[array]$Records = (Search-UnifiedAuditLog -StartDate (Get-Date).AddDays(-14) -EndDate (Get-Date) -Operations FileRequestUsed, FileUploaded -ResultSize 1000)
If (!($Records)) {Write-Host "No File upload records found - exiting" ; break}

$Report = [System.Collections.Generic.List[Object]]::new()
Write-Host "Processing" $Records.Count "audit records..."
ForEach ($Rec in $Records) {
  $AuditData = ConvertFrom-Json $Rec.Auditdata
  Switch ($AuditData.Operation) {
    "FileUploaded" {
       $FileName  = $AuditData.SourceFileName.SubString(7,($AuditData.SourceFileName.Length-7))
    "FileRequestUsed" {
       $FileName = $Null 
  } # End Switch
  $ReportLine = [PSCustomObject]@{
      TimeStamp    = Get-Date $AuditData.CreationTime -format g
      UploadedBy   = $AuditData.UserId
      Action       = $AuditData.Operation
      ClientIP     = $AuditData.ClientIP
      Folder       = $AuditData.SourceRelativeUrl.Split("/")[1] 
      FileName     = $FileName
      SiteURL      = $AuditData.SiteURL
      Site         = $AuditData.SiteURL.Split("/")[4]           }
} #End Foreach Record

# Remove normal uploads
$Report = $Report | Where-Object {$_.UploadedBy -notlike "*@*"}
$Report | Select-Object Timestamp, Site, Folder, FileName  -Unique

Control Over Files Request

Some people might be cautious about using a feature that allows external people to upload files to SharePoint Online. It could, after all, be a vector that an attacker could abuse to upload infected files. On the other hand, is it any more dangerous than asking external people to email attachments to an internal user so that they can upload the files to SharePoint Online.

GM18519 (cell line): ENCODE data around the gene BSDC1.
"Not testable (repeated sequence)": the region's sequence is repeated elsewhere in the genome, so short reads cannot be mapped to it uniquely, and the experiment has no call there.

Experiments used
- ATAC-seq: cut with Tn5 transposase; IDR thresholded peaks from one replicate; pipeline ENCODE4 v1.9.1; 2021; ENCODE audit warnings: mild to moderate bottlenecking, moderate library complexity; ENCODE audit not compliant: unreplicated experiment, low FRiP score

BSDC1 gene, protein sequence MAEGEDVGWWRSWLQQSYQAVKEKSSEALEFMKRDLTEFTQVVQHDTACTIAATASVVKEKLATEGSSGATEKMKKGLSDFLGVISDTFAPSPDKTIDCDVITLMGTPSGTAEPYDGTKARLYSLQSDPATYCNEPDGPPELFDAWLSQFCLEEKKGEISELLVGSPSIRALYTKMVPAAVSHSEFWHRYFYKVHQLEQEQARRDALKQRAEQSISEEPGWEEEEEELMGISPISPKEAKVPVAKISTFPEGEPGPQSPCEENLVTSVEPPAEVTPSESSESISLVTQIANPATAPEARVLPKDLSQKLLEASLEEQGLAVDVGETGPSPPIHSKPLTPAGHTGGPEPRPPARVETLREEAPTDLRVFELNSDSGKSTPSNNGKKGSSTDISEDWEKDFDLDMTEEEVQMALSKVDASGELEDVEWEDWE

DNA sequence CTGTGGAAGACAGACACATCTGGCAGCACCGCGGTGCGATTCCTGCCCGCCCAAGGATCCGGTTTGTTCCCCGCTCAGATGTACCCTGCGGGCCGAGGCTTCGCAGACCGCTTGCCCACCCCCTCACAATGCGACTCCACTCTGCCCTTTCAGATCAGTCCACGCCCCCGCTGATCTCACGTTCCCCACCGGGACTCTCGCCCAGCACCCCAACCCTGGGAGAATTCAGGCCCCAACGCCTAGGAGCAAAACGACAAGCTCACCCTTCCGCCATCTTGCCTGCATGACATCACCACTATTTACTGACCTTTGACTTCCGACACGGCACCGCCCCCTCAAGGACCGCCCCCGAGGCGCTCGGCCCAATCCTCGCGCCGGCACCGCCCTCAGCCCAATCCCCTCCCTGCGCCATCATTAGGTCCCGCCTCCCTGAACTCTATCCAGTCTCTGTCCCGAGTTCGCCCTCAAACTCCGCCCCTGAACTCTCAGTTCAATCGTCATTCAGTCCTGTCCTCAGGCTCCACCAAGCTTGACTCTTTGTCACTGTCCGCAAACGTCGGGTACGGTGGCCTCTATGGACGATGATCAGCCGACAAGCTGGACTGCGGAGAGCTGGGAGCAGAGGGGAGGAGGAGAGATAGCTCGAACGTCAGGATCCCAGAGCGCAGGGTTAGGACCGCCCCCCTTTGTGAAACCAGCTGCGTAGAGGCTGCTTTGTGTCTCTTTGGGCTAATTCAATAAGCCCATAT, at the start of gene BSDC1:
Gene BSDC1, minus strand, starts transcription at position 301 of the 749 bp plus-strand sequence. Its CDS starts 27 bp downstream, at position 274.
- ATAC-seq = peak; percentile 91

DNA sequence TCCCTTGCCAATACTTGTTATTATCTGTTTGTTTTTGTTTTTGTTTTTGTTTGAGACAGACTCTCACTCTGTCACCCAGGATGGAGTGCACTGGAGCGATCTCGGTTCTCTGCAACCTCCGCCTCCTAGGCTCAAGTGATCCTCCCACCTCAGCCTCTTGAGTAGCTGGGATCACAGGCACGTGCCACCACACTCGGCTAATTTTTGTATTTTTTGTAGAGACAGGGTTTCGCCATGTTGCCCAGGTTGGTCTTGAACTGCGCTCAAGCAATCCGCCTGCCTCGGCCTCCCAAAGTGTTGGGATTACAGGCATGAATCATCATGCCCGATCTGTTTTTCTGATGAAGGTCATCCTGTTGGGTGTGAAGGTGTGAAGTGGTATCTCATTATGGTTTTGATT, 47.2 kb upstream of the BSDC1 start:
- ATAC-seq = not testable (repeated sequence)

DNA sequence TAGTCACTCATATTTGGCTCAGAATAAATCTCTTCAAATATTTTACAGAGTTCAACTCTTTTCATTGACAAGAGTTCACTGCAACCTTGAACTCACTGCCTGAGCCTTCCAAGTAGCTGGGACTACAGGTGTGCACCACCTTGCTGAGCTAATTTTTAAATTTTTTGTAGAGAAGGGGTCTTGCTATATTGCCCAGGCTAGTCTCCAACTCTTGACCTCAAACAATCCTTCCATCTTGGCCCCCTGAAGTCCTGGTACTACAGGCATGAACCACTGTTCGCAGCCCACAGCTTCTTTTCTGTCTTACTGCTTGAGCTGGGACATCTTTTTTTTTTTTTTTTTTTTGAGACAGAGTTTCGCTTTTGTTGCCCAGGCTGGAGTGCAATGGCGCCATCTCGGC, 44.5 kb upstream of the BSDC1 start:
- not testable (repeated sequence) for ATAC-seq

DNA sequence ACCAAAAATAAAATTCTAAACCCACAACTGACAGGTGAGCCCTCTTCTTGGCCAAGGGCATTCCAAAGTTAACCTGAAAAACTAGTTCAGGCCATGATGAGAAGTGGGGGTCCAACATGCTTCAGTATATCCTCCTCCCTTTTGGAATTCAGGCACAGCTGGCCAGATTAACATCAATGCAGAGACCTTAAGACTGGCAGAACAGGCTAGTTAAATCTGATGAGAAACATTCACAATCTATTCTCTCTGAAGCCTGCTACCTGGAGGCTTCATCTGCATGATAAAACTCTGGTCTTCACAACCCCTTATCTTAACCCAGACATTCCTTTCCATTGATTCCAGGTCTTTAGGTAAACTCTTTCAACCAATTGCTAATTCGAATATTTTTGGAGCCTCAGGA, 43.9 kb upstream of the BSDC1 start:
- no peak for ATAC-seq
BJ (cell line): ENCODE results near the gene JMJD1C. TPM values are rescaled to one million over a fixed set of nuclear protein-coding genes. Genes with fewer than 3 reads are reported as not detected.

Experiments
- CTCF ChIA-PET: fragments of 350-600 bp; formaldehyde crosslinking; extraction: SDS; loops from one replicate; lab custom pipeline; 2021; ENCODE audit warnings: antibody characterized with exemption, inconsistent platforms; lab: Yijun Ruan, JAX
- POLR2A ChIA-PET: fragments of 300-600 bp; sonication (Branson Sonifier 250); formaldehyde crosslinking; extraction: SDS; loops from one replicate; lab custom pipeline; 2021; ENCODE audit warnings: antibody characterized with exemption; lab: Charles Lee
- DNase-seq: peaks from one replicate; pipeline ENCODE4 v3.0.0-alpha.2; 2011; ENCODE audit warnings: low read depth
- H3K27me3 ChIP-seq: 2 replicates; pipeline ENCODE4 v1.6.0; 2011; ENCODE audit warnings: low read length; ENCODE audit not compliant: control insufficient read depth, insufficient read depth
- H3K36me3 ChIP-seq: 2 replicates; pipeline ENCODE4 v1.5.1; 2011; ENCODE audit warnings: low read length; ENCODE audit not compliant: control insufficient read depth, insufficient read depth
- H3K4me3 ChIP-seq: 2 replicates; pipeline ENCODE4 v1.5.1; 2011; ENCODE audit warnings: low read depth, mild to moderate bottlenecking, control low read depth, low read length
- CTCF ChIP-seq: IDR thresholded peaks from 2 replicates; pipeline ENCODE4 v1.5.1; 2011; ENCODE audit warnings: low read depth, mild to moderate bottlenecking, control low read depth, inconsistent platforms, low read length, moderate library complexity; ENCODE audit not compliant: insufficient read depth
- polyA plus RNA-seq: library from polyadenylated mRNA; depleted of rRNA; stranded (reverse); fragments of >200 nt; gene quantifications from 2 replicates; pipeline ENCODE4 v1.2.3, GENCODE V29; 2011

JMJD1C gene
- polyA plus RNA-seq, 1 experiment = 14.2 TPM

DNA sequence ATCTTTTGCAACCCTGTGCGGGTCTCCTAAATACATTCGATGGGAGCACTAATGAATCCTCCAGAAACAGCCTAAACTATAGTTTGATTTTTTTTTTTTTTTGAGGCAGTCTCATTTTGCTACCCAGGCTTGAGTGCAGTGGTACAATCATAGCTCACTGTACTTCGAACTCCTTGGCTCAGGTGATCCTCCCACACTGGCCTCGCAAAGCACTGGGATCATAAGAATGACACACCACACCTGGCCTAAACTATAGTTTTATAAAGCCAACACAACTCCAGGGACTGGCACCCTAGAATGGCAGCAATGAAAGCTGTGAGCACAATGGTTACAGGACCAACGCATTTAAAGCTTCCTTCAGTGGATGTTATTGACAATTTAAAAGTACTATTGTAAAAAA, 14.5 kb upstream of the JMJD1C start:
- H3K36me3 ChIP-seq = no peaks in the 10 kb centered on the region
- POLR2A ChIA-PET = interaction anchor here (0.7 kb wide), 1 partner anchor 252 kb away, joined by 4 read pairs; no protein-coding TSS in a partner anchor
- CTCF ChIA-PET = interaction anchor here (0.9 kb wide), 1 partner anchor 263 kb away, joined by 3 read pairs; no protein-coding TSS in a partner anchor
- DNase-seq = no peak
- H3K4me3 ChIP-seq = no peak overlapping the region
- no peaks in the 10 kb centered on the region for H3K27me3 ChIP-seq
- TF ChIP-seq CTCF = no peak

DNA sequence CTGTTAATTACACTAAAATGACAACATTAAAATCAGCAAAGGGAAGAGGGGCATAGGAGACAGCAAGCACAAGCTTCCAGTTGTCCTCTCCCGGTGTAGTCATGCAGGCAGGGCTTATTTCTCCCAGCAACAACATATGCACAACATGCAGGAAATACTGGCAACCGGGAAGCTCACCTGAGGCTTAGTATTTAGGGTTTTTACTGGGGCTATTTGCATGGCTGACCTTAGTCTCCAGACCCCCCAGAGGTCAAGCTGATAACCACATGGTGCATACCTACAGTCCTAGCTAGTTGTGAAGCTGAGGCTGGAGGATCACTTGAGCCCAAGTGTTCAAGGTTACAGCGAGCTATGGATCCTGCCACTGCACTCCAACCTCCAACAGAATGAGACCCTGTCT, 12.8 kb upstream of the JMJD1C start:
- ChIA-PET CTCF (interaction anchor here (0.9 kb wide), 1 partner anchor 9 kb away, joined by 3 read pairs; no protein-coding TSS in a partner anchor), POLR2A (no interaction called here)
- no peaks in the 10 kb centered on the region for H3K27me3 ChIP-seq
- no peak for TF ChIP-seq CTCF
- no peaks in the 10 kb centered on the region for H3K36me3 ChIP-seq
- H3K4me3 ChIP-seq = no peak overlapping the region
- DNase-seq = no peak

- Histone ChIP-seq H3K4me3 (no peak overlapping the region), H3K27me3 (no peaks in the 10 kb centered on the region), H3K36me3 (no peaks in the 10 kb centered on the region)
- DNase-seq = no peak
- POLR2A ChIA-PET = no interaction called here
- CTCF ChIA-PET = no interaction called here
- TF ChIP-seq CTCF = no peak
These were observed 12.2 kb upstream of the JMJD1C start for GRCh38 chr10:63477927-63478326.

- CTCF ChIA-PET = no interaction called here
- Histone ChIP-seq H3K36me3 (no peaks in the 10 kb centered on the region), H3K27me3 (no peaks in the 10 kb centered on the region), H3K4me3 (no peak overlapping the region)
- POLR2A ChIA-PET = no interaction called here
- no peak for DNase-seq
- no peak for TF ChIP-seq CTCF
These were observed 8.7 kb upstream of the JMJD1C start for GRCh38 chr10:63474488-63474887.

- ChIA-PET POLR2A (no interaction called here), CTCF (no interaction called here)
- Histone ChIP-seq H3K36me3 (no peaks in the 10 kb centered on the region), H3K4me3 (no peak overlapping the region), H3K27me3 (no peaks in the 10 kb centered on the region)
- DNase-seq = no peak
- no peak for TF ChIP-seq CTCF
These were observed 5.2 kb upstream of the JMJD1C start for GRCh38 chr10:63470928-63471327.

Control is available by

  • Limiting the number of sites that support Files request.
  • Limiting the validity of file request links.
  • Training users to use the Files Request feature sparingly, and if they use it, they should take the responsibility of restricting access to the upload link and checking whatever files external people upload before making those files available more broadly within the tenant.

Like any new feature, it will take time for tenants to operationalize Files Request. Happy uploading!

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4 Replies to “How the Request Files Feature Works in SharePoint Online”

  1. Any idea on restrictions – number of files, file type, size of files? I found one post that mentioned a 20 file limit.

  2. Are you aware of any way for an end user to view the file requests that they have created? Dropbox has a feature that allows users to view all of the file requests that they created — I am looking for similar functionality in SharePoint.